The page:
On a Moscow Train

from Prospects of Leningrad

A round of laughter down the corridor holds
a jam of students as we gather speed to clatter
towards darkness and the distant suburbs.
A massive locomotive crawls in a siding
as we pass. Monumental, heroic,
it is a barely moving block
of painted steel and unheard purpose.
Away from the centre, Leningrad dims
to street lights, and the muffled glow
of blocked and distant high-rise windows.

The samovar enshrined in the corridor
tangs the air with a delicate charcoal pungency.
The young attendant, black haired and humorous,
brings tea in rough edged glasses and silver holders.
“It’s Georgian,” he jokes. “Strong enough to make
your moustaches grow.” The smiling face of
Stalin conjured fades with the sweetness of
the tea we sip, and curtained Russia passes.
Sleep seals our train of citizens and tourists, and
holds, once more, dreams of Moscows of the morning.

Day brings birch forests and half hidden dachas,
the city of palaces and revolutions
and wide angled rivers is hours in the west.
Last night’s laughter stays asleep in its bunks –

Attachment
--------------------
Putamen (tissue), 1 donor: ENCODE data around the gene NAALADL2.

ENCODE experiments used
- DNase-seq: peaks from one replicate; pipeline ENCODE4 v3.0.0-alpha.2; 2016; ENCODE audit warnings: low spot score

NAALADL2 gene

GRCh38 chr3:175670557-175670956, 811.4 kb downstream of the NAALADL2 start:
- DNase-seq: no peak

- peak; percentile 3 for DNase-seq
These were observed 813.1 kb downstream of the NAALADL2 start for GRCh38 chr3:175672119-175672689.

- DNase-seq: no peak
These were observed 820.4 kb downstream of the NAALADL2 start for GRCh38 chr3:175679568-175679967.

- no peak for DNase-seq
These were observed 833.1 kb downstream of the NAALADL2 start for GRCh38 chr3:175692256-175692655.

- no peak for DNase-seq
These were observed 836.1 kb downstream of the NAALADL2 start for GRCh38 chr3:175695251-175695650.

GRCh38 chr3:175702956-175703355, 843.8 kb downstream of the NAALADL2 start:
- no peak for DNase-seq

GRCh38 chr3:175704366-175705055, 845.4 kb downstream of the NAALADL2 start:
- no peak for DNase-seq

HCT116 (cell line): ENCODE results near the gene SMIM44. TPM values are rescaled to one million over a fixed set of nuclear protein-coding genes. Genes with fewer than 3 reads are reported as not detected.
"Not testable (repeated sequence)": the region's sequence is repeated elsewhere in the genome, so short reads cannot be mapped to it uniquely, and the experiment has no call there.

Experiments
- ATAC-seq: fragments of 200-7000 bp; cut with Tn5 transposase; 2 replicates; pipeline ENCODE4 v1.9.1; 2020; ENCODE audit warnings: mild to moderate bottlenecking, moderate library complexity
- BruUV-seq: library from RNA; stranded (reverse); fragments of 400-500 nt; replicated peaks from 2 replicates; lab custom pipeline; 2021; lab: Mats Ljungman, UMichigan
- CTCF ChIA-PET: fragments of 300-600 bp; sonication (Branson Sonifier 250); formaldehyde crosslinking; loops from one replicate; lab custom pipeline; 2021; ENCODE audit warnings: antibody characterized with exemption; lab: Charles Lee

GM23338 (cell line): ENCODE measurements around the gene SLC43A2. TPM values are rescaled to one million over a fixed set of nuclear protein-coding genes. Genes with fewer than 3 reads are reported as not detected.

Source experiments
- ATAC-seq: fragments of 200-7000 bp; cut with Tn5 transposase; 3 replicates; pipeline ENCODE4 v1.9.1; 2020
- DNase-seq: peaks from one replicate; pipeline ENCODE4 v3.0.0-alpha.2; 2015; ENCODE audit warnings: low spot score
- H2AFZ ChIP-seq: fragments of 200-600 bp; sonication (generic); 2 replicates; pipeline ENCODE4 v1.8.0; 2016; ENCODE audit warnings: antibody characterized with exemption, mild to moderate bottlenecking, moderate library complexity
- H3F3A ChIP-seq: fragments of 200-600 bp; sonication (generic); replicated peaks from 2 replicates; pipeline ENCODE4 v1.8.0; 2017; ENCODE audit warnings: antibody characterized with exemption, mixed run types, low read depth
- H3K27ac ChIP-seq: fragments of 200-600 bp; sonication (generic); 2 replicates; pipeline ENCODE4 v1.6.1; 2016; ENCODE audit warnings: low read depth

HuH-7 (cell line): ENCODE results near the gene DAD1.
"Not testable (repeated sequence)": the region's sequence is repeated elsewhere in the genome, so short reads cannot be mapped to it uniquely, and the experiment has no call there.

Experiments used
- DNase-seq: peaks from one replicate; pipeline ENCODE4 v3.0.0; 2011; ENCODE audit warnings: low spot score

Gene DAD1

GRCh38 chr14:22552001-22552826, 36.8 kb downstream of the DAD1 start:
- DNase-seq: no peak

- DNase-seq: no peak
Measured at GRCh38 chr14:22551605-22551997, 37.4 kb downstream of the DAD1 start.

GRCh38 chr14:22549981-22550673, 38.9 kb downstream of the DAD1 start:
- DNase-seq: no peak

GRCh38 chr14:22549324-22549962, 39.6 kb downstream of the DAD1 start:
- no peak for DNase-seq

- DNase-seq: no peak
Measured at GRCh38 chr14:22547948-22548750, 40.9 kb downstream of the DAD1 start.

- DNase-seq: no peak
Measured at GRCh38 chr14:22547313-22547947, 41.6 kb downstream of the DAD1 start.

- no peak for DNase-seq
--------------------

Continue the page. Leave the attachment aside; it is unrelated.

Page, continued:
its owners stir singly, and, clutching toilet bags,
go quietly past cabins in the grey blue light
for the morning’s morning water rituals.

The train touches the city on its lips.
Those most awake stand like visionaries
at windows, agape to have the new anatomised:
tall apartments standing, square faced and naked,
out of the open, end of winter ground;
paths passing silvered trees to litterless stations,
where people aroused to work, wait or talk,
unheedful of our expressed, passing interest.
Invisible, powerless to them,
we hardly exist. As if the gods of atheism,
we are allowed to be all seeing.

Then come the enterprises of every city:
the factories and workshops, long buildings
that contain their functions in fluorescent halls
behind their grime sheathed windows. The train slows
to its purpose, draws to a sharp, unsteadying stop.
Cases in hand, we stride the gap between
carriage and city, and then stand about
with luggage and each other in the chilly
sun. A station sign says three degrees,
much higher than it feels and we take it
as a gift of welcome, a metaphor
which means the place is warmer than its airs.

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